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“Someone’s sitting in the shade today because someone planted a tree a long time ago.”

— Warren Buffett

The above quote from Warren Buffett is timeless, and brings into focus the choice about time horizon that any investor should think about before buying a stock they are considering. Behind every stock is an actual business; what will that business look like over a twenty year period?

Today, let’s look backwards in time to 2002, and take a look at what happened to investors who asked that very question about Lennar Corp (NYSE: LEN), by taking a look at the investment outcome over a twenty year holding period.

Start date: 04/08/2002


End date: 04/07/2022
Start price/share: $26.50
End price/share: $74.67
Starting shares: 377.36
Ending shares: 495.59
Dividends reinvested/share: $9.32
Total return: 270.06%
Average annual return: 6.76%
Starting investment: $10,000.00
Ending investment: $37,023.94

As we can see, the twenty year investment result worked out well, with an annualized rate of return of 6.76%. This would have turned a $10K investment made 20 years ago into $37,023.94 today (as of 04/07/2022). On a total return basis, that’s a result of 270.06% (something to think about: how might LEN shares perform over the next 20 years?). [These numbers were computed with the Dividend Channel DRIP Returns Calculator.]

Notice that Lennar Corp paid investors a total of $9.32/share in dividends over the 20 holding period, marking a second component of the total return beyond share price change alone. Much like watering a tree, reinvesting dividends can help an investment to grow over time — for the above calculations we assume dividend reinvestment (and for this exercise the closing price on ex-date is used for the reinvestment of a given dividend).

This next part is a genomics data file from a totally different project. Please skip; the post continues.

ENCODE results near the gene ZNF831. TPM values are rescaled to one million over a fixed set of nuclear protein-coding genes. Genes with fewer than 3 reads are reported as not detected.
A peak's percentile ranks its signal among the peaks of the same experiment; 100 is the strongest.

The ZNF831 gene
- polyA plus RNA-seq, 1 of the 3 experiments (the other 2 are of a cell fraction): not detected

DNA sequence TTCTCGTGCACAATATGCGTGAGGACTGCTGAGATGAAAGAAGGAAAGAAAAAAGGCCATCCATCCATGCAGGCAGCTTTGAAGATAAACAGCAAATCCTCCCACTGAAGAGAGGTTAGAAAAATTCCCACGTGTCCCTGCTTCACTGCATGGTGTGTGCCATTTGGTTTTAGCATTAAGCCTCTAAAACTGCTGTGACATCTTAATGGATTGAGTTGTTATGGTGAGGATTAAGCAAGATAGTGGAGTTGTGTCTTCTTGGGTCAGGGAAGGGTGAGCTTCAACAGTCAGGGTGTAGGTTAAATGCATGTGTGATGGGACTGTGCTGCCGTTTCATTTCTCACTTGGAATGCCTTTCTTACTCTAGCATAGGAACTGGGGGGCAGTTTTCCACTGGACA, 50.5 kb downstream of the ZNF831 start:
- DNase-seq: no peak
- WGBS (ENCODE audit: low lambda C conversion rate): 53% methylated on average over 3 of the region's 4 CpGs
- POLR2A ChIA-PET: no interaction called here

Based upon the most recent annualized dividend rate of 1.5/share, we calculate that LEN has a current yield of approximately 2.01%. Another interesting datapoint we can examine is ‘yield on cost’ — in other words, we can express the current annualized dividend of 1.5 against the original $26.50/share purchase price. This works out to a yield on cost of 7.58%.

Another great investment quote to think about:
“The investor’s chief problem, even his worst enemy, is likely to be himself.” — Benjamin Graham